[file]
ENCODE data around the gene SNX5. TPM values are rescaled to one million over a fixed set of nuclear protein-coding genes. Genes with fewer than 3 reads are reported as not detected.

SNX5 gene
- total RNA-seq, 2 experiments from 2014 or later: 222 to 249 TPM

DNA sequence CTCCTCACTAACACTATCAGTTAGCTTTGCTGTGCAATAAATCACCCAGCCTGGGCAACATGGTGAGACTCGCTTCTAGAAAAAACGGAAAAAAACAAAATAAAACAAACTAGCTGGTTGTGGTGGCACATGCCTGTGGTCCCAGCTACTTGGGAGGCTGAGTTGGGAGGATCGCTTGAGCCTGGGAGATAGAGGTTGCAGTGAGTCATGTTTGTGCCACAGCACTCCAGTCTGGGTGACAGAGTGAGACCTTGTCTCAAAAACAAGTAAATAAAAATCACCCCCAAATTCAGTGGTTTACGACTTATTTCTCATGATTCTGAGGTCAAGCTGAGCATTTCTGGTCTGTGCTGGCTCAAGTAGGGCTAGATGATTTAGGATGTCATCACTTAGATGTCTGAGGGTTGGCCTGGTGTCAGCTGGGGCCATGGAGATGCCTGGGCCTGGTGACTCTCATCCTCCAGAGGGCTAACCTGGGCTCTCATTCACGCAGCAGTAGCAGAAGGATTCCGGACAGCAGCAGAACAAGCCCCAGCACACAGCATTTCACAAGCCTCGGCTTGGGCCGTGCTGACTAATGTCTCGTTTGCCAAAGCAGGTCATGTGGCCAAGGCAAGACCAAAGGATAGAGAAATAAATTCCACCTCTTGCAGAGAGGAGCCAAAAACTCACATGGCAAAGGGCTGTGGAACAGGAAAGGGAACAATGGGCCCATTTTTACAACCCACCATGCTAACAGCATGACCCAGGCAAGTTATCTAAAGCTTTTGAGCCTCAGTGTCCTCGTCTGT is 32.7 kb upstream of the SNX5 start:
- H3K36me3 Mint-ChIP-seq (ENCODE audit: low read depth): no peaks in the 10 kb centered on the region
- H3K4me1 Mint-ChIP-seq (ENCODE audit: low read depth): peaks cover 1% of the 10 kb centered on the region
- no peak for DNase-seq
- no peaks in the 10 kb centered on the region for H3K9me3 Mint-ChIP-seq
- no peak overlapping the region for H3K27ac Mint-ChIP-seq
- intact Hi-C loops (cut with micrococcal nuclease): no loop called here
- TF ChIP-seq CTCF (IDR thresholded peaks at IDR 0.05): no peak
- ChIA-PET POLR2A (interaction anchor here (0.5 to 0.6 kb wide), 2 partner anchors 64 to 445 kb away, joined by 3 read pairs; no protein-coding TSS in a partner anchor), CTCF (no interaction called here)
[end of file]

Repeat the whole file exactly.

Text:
ENCODE data around the gene SNX5. TPM values are rescaled to one million over a fixed set of nuclear protein-coding genes. Genes with fewer than 3 reads are reported as not detected.

SNX5 gene
- total RNA-seq, 2 experiments from 2014 or later: 222 to 249 TPM

DNA sequence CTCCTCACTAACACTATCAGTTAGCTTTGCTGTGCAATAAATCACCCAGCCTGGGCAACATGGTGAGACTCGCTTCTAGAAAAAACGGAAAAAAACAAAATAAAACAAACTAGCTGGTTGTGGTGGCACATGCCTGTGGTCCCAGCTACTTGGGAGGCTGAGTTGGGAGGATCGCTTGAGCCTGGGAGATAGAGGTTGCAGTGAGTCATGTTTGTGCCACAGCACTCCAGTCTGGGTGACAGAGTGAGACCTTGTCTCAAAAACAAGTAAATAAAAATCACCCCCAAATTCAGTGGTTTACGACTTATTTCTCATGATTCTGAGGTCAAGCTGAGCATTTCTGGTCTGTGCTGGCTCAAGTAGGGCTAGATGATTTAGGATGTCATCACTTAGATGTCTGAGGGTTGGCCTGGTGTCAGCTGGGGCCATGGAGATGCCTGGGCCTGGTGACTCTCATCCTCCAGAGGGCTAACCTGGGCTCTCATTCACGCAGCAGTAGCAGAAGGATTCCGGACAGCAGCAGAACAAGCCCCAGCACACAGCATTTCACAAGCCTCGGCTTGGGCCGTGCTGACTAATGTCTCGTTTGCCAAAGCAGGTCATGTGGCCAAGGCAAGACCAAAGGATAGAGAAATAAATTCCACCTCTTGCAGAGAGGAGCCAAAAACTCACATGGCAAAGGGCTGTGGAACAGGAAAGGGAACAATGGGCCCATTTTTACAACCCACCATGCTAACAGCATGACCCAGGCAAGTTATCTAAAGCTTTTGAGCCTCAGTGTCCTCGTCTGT is 32.7 kb upstream of the SNX5 start:
- H3K36me3 Mint-ChIP-seq (ENCODE audit: low read depth): no peaks in the 10 kb centered on the region
- H3K4me1 Mint-ChIP-seq (ENCODE audit: low read depth): peaks cover 1% of the 10 kb centered on the region
- no peak for DNase-seq
- no peaks in the 10 kb centered on the region for H3K9me3 Mint-ChIP-seq
- no peak overlapping the region for H3K27ac Mint-ChIP-seq
- intact Hi-C loops (cut with micrococcal nuclease): no loop called here
- TF ChIP-seq CTCF (IDR thresholded peaks at IDR 0.05): no peak
- ChIA-PET POLR2A (interaction anchor here (0.5 to 0.6 kb wide), 2 partner anchors 64 to 445 kb away, joined by 3 read pairs; no protein-coding TSS in a partner anchor), CTCF (no interaction called here)